His repurposing of the everyday world comes to life in his exploration of Mail Art (an artistic movement based on the sending of small-scale pieces through the postal service). Peter’s recent work ‘New York Postal Shelf’ bridged performance art with curatorial practice as Liversidge posted items from London to the Sean Kelly Gallery in New York. The gallery purposely-built a shelf for the items to sit on, and responsibility of where to place them was given to postal worker, Dana, who regularly delivered post to the gallery. The piece then circumnavigated usual curatorial practice, as Dana’s ad-hoc decisions on how to display the items gave the work potential for endless reinterpretation.

I think what Liversidge does so eloquently is to celebrate the connectedness of experience itself. The moments of potential particularly interest him; which is why so many of his works rely on the presence of an audience. The energy between an artwork, the artist and their audience rises exponentially when barriers are removed. By bringing the art up close and personal, the invitation is there – whether you participate and unlock the work’s potential (or not).

Peter may stress that he has no signature style, but his signature runs through every work, every proposal. Inclusion – it’s the one idea that moulds Peter’s body of work together, regardless of method or material.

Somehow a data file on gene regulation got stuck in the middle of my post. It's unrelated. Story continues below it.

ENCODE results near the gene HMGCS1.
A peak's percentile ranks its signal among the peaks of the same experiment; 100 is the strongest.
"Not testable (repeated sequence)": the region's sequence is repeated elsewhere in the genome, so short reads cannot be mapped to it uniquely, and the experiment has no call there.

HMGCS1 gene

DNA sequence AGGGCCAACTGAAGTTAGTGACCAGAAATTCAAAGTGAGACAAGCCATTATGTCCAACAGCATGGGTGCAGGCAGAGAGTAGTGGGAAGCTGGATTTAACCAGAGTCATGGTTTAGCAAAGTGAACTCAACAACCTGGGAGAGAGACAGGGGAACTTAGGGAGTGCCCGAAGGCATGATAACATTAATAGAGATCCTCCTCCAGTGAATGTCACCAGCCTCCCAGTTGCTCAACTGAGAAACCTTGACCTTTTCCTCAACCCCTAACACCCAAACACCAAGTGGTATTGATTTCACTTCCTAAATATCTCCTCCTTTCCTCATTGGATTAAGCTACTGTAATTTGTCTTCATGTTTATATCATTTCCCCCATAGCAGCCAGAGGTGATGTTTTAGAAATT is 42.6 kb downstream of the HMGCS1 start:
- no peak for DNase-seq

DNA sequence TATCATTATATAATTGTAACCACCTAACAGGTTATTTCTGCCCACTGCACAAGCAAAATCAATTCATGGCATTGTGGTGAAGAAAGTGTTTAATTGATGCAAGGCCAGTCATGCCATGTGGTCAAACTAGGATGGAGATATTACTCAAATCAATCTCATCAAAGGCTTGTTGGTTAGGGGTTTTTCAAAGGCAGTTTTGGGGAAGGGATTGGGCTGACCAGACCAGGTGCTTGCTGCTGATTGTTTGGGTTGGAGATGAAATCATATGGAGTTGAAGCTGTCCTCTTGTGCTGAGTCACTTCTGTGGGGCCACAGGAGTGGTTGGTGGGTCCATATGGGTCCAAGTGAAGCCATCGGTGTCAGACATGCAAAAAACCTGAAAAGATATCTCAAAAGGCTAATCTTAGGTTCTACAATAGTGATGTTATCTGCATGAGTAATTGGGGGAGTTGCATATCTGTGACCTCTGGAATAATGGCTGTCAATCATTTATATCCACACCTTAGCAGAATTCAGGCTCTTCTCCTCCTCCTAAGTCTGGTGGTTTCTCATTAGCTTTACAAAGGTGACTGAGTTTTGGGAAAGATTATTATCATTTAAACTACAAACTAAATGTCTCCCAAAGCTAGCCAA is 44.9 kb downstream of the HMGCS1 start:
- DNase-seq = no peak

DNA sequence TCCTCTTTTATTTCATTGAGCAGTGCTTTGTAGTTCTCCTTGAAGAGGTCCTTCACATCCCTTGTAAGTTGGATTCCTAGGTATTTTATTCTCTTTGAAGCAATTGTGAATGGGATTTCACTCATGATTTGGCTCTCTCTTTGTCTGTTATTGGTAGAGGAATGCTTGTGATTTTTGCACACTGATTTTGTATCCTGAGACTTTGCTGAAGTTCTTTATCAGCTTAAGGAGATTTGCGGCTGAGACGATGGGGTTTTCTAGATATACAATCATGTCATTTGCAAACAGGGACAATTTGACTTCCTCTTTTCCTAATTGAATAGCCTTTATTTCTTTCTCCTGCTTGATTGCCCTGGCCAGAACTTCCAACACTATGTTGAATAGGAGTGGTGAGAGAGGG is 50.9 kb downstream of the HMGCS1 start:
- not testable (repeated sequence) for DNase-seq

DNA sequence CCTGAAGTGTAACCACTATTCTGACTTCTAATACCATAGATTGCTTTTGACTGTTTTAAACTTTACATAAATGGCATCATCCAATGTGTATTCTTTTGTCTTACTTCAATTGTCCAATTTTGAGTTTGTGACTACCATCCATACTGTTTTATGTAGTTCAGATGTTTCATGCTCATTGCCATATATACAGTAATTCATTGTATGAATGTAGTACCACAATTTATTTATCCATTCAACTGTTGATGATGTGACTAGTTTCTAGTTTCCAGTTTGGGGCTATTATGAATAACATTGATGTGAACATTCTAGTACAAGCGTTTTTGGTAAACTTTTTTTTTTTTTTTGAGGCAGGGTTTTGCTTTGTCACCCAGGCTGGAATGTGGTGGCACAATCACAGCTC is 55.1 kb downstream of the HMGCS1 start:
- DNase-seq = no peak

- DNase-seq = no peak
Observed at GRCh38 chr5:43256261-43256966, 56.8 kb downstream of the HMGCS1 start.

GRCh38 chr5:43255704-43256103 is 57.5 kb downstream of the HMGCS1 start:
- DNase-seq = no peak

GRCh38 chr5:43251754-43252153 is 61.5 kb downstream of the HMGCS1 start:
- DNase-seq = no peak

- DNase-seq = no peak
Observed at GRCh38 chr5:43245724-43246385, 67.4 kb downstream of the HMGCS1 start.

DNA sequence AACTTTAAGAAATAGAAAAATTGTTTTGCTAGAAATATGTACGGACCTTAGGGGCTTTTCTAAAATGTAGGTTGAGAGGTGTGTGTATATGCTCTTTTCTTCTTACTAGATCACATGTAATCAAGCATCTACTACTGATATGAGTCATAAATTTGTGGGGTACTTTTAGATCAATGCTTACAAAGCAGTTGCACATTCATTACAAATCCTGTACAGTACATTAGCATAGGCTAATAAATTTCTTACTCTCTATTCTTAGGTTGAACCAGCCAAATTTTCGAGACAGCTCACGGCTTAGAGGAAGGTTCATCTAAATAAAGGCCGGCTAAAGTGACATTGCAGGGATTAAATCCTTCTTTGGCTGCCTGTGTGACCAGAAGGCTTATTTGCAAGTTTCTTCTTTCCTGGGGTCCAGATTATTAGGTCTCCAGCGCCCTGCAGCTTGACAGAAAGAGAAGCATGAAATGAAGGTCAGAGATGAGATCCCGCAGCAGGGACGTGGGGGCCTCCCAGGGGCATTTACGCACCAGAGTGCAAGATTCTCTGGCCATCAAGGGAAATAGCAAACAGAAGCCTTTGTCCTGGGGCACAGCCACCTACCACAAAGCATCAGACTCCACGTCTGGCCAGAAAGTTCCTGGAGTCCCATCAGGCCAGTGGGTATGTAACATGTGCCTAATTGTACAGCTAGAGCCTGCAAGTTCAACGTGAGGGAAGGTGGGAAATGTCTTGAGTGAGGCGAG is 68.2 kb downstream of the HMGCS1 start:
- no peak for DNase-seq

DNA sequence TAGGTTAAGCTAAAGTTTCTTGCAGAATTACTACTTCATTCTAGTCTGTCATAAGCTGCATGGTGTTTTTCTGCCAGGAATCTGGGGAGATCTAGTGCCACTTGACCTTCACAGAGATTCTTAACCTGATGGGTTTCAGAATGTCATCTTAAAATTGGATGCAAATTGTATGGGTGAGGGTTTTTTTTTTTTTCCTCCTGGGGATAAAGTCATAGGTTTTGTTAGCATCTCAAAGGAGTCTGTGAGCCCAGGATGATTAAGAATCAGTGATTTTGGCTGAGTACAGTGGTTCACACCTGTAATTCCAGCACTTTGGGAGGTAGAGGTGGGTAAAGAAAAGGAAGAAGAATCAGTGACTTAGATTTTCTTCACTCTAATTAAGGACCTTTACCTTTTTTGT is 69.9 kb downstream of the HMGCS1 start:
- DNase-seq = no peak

In an art world where curators themselves are becoming the stars (think of the Serpentine Gallery and you immediately think of its superstar curator, Hans Ulrich Obrist), Peter Liversidge presents art where a point of view is deliberately removed. The one thing his projects all have in common is that there is no leading narrative, no-one nudging you in the ‘right’ direction. He is an artist that avoids easy definition, or indeed much definition beyond the broad spectrum of ‘conceptual artist’. That is the very point for Liversidge – the concept is all.

He is an ideas man, through and through – and that is what makes him so engaging. He presents ideas as open-ended: they can remain as they begin, just a notion – or the viewer can take them further, becoming creators themselves by providing their own interpretation of the work. In handing over that right of completion to the audience, Peter makes a very powerful statement on ‘ownership’ and a modern art world where commerce and politics are so closely linked.

The accessibility of his projects has made Liversidge a very timely success story. His emphasis on the act of art-creation itself, encouraging the viewer to become an active participant is gaining popularity, as we saw with the recent Turner Prize win for architectural collective. Assemble. Art is not content to remain within the confines of the gallery space anymore, but heading out into the community. There is a perception – rightly or wrongly – that contemporary art marginalises, and Liversidge is ahead of the curve, by proposing art that puts the viewer at the heart of the matter, giving them the option to create moments or simply to walk away. It is a dramatic shift in power; a bold attempt to create lasting connections between those who view contemporary art and those who make it. If the impact of Liversidge’s work is any indication, the possibilities are endless.

Helen Tope